Earlier this week Buster Olney of ESPN.com reported that the Rockies were “in contract talks” with free agent Cody Ross, which seemed odd because Colorado already has so much outfield depth that Seth Smith is on the trading block.
Olney is one of the best national reporters in the business, but Patrick Saunders of the Denver Post spoke to a Rockies source who said “there is absolutely no truth to the Cody Ross stories” and “we have no fit at all in our outfield.”
Obviously if the market for Ross is so poor that he has to take a modest one-year contract even the Rockies would find room for him, but in that scenario he would surely be able to at least find more playing time than Colorado could offer behind starters Carlos Gonzalez, Michael Cuddyer, and Dexter Fowler.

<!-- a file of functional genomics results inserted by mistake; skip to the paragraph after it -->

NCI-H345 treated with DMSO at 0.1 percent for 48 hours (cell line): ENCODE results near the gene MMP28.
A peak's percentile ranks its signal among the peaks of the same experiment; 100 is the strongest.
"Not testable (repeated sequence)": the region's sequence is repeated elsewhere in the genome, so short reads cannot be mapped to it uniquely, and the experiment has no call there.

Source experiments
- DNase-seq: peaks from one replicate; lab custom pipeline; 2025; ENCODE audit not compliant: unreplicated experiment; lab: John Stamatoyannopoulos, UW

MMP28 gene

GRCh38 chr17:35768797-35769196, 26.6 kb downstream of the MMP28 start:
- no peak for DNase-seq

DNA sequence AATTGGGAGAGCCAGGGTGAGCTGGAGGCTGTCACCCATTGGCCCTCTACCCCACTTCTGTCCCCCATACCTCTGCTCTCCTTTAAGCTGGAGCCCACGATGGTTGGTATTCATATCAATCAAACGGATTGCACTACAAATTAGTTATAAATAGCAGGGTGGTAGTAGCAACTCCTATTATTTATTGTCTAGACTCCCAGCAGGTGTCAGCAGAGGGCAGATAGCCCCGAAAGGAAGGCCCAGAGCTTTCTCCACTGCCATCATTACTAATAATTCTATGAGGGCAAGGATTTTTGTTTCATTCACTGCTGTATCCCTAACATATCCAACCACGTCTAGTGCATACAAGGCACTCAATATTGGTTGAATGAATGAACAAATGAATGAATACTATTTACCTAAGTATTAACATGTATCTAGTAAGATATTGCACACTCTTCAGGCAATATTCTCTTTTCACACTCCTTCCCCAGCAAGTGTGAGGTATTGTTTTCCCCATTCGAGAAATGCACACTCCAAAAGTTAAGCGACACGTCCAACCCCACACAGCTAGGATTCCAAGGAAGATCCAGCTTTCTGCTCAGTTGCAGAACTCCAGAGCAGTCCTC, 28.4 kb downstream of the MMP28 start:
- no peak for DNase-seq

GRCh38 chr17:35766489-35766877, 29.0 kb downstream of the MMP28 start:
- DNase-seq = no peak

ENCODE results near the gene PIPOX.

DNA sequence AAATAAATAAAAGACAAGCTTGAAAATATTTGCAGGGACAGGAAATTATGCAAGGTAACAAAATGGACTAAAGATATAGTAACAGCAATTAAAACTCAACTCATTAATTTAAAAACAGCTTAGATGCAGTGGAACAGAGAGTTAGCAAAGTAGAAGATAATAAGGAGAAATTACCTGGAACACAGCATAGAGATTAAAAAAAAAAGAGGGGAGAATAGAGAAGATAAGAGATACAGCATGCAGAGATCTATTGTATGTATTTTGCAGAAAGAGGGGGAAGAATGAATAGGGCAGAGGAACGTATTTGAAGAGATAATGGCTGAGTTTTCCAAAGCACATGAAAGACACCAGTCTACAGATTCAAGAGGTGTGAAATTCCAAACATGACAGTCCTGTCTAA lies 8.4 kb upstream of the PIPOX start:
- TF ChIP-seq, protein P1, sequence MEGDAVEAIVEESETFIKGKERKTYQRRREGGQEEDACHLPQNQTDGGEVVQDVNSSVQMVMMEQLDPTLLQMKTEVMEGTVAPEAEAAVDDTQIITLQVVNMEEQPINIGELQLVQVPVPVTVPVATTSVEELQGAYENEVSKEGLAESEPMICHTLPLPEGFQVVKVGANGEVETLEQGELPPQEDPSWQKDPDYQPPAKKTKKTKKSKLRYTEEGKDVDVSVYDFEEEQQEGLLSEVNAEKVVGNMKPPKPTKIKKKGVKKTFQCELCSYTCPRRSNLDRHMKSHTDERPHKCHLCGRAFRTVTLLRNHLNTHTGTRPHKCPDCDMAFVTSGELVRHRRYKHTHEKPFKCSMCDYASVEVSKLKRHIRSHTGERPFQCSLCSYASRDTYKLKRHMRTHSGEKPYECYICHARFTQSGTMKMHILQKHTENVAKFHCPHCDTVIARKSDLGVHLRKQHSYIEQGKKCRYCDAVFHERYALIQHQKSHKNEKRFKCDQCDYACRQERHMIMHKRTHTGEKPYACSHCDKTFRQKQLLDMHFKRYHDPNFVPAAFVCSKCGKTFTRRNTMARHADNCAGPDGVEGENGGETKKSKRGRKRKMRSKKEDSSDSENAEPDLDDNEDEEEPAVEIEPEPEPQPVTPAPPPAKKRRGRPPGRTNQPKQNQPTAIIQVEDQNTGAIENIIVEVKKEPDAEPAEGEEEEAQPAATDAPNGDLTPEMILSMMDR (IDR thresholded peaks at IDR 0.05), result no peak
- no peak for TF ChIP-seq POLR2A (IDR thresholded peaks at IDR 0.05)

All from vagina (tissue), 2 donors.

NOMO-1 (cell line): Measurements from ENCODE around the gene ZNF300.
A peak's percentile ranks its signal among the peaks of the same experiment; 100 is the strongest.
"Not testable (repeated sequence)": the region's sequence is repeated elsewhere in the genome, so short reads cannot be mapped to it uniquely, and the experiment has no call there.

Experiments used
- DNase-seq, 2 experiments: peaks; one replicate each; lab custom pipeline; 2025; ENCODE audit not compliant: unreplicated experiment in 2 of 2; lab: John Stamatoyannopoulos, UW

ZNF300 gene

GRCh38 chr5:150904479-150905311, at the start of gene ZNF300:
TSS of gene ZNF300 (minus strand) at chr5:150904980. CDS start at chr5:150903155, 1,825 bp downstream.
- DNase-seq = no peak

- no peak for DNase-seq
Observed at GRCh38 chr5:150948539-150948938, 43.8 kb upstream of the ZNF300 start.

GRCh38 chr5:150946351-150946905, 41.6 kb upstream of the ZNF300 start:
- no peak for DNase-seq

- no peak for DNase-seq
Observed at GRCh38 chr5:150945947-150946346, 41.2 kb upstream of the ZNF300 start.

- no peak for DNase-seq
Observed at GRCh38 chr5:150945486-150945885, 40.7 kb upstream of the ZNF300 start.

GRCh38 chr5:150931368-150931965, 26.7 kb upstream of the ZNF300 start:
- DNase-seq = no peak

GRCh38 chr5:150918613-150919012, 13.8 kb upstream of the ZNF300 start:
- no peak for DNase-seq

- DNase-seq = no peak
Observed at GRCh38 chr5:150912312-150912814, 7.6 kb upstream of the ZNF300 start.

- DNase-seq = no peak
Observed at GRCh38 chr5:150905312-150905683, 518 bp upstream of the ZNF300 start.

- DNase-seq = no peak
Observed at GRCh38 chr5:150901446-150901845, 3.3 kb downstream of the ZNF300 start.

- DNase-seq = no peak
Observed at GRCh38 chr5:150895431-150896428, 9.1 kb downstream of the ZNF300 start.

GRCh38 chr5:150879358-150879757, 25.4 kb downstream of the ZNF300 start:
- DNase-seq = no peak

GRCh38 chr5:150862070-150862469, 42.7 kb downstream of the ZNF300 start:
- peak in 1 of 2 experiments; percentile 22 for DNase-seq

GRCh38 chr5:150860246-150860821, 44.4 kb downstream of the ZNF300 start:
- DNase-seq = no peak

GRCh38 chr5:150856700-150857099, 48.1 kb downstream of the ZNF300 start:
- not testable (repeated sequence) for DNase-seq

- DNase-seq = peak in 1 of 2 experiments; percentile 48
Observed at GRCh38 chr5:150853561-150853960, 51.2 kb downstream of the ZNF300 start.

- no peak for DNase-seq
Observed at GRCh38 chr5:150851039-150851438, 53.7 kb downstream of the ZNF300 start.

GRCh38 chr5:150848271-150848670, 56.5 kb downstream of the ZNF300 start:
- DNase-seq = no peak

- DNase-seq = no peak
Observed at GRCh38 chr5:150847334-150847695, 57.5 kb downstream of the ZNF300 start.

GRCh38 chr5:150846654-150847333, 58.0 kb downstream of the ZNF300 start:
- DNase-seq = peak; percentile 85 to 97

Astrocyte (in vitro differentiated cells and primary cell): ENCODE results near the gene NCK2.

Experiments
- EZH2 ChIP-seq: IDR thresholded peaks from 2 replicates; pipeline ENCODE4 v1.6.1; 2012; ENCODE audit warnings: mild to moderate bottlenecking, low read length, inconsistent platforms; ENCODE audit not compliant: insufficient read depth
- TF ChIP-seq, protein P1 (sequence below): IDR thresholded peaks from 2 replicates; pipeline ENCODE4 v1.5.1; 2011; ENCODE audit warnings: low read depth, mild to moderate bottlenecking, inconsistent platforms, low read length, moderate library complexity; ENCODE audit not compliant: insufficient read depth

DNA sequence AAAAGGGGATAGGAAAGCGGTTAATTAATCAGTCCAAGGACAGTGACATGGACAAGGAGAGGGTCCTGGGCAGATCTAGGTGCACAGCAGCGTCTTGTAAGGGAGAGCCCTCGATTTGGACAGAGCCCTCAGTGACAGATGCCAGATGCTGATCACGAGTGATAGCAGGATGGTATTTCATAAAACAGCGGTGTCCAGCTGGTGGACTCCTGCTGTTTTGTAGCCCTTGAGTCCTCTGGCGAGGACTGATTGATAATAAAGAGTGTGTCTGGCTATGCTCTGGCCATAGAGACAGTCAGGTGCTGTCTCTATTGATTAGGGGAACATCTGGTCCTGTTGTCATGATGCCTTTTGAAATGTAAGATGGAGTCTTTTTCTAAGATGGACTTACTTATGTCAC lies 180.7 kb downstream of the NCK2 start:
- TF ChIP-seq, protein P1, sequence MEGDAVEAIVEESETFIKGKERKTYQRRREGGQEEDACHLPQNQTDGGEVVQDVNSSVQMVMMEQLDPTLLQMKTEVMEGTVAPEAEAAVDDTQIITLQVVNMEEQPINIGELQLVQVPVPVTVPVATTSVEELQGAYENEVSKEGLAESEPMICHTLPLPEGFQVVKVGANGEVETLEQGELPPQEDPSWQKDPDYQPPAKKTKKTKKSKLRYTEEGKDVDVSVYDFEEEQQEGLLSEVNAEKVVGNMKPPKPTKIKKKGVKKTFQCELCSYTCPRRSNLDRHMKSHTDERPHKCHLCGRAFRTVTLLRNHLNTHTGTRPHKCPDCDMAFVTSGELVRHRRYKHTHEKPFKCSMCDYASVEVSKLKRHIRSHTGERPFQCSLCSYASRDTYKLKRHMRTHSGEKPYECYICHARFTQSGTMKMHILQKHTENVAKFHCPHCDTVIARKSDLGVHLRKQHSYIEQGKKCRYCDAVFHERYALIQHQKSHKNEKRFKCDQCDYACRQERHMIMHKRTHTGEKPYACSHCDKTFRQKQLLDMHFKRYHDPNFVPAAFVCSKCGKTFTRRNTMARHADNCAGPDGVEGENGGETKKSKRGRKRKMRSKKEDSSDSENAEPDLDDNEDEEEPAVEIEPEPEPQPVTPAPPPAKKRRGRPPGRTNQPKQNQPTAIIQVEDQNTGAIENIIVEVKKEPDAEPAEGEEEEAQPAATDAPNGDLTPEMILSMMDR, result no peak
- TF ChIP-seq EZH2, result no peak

The Angels signed Japanese superstar Shohei Ohtani for a $2.3 million signing bonus last weekend. They may have damaged goods on their hands. Jeff Passan of Yahoo Sports reports that Ohtani underwent a physical that revealed a first-degree sprain of his ulnar collateral ligament. As a result, he got a platelet-rich plasma injection on October 20. This was made known to teams after Ohtani entered MLB’s posting system, so it wasn’t like the Angels went into this blind.
Ohtani’s report said, “Although partial damage of UCL in deep layer of his right UCL exists, he is able to continue full baseball participation with sufficient elbow care program.” It also said Ohtani “will most likely be available to start his throwing program approximately a month from the PRP.”
Passan notes that the report also mentioned that a “small free body” floats in Ohtani’s elbow near his UCL.
Ohtani isn’t without other injuries. He battled hamstring and ankle issues throughout 2017 and underwent right ankle surgery back in October. Thankfully for the Angels, this diagnosis is about as good as it could be considering the circumstances. However, if Ohtani does exacerbate his UCL issue, he may ultimately need Tommy John surgery at some point, which would take him out of action for at least a year.